When teams scale rapidly, process comes flying into every open window. Terms like SLA, KPI, and a slew of other three-letter expletives come at you faster than you can imagine. Often, that’s when the magic dies.

Focus on creating moments. One of my fav books around creating customers is “The Power of Moments” by Dan & Chip Heath - a MUST read for anyone building a business intent on putting the customer first. Lastly, I do think it's worth creating a best practices doc with some more practical guiding principles for your team. Here is the one I made at OLIPOP - I encourage making one that fits your brand. 

Now that we’ve covered how to build fantastic teams, let’s hop into Part II.

Part II: How to keep CX teams motivated and engaged 

When I started in CX in 2016, CX was at the bottom of the barrel in terms of salary, cool factor, and any other metric you can think of. Yes, we still have a long way to go, but I do love to see that CX is back in the conversation.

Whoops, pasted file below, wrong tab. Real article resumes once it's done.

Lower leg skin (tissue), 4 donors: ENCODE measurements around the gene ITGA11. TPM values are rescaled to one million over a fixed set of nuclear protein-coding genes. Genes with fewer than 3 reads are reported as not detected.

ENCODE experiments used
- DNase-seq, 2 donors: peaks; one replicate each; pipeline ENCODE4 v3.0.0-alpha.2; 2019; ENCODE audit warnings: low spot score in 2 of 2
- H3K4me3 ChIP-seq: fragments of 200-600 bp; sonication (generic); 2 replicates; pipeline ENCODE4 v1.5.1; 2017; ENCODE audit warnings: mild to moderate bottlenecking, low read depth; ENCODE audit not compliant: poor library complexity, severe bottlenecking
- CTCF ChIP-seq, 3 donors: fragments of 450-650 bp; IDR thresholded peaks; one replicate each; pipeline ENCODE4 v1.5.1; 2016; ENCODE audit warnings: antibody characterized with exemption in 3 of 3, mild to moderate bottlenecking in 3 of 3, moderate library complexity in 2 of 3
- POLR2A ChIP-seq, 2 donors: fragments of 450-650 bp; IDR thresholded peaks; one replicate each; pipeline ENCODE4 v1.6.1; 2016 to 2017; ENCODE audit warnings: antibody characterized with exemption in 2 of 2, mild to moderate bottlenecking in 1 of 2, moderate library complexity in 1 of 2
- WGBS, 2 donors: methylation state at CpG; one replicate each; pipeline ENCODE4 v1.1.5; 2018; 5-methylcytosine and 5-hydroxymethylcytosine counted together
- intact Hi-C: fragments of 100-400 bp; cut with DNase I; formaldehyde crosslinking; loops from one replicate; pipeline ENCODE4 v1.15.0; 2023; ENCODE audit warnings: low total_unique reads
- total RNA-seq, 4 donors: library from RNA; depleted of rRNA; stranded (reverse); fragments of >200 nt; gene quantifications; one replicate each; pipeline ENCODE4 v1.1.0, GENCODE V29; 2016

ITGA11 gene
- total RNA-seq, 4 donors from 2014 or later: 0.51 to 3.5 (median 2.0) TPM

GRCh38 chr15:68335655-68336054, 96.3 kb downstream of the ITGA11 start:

What started as a corner-of-the-office-fire-extinguisher role is now making its way to the upper echelons of the corporate structure with roles such as Chief Customer Officer. CX associate roles, on the other hand, still have higher turnover than any other role at a startup, by a long shot. 

The average customer-service representative between ages 20 and 34 stays on the job for just over one year, according to the United States Bureau of Labor Statistics. The average call center turnover rate is as high as 45%—at least twice the average turnover in other departments.

Why do you think that is?

In talking to hundreds of CX’ers over the years, and being there myself, what I learned is quite simple. If you are “good at” CX, it’s because you have an extra dose of empathy. The catch-22 is that you feel things deeply and get burned out somewhat quickly when your 9–5 is defusing overly annoyed customers.

Given the selection dynamics of customers taking the time to reach out to companies, the bulk of customer emails are not thanking you for your service in creating the best product in the world, even if your product is top tier. Most of the folks reaching out are annoyed and want a refund, and tackling hundreds of those tickets leads to burnout.

In all my years leading CX teams, I have never had one person quit my team (*knocking furiously on all the wood in my house as I write this*). Yup, I’ve had people level up into different roles in the org, but never had anyone quit my team.